Torch Song Trilogy | Performing Arts Review | Chicago Reader

Torch Song Trilogy 

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TORCH SONG TRILOGY, Phoenix Ascending, at the Athenaeum Theatre. It's tempting to declare Harvey Fierstein's 1983 Tony winner dated, even nostalgic. It now seems quaint that his wisecracking, big-hearted protagonist, Arnold Beckoff--a drag queen ("Virginia Ham") who pines for bourgeois domesticity--battles not AIDS but his mother's disapproval. Yet Fierstein writes from the heart--a still viable source--and for all its 70s cuteness the play does tackle hot-button issues like hate crimes, gay adoption, sexual promiscuity, and the ambivalence of bisexuals.

The three-part structure remains a virtuoso achievement. In the salacious first act, the ostentatiously open Arnold develops a frustrating relationship with a closeted bisexual teacher; in the second, a tour de force of psychosexual intrigue is played out on a huge bed; and in the conventional third act, Arnold creates a second family, defying his mother when she denies his right to be loved.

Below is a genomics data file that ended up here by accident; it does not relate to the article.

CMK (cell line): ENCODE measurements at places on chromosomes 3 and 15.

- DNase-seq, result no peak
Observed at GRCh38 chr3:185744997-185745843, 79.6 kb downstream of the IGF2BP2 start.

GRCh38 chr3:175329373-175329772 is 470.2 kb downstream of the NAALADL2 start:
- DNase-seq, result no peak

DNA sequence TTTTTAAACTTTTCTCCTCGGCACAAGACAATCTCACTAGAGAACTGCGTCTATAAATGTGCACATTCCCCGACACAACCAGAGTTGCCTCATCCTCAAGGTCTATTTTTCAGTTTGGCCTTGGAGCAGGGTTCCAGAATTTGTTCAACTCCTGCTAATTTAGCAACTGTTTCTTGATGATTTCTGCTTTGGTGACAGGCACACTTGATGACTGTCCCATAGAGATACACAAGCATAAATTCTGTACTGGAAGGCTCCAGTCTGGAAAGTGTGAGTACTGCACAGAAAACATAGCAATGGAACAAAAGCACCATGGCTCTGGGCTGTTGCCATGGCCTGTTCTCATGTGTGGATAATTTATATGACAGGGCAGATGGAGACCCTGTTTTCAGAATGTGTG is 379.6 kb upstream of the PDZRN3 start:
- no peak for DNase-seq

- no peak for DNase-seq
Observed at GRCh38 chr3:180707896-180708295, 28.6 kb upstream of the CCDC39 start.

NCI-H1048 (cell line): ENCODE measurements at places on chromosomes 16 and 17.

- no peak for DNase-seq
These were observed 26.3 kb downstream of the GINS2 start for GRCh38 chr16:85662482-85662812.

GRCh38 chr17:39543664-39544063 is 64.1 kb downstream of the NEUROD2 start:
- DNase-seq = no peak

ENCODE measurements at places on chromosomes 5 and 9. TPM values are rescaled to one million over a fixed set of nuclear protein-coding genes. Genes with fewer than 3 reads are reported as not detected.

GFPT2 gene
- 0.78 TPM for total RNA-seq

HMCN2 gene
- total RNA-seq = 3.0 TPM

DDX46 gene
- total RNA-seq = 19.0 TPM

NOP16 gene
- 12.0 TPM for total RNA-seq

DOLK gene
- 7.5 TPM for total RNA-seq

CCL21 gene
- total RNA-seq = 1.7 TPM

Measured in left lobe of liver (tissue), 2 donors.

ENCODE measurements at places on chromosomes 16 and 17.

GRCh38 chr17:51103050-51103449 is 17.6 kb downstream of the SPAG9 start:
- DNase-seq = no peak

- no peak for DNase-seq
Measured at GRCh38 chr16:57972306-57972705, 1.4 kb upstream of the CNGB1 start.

Stephen R. Roath's revival--a showcase for actors in Second City's Players Workshop--is nearly four hours long but seldom seems it: Roath coaches sturdy if sometimes uninspired performances from his dedicated but uneven ensemble. Though Matthew Gunnels is almost too attractive for the self-deprecating role of Arnold, he makes this needy, hopeful character a delightful amalgam of whiplash wit and operatic self-pity. Robert Steiner plays his vacillating passive-aggressive partner with a charm that might pass for actorly conviction. The other performances range from fresh to formulaic, never quite accumulating the urgency that might counter the patness of Fierstein's heart-to-heart. --Lawrence Bommer

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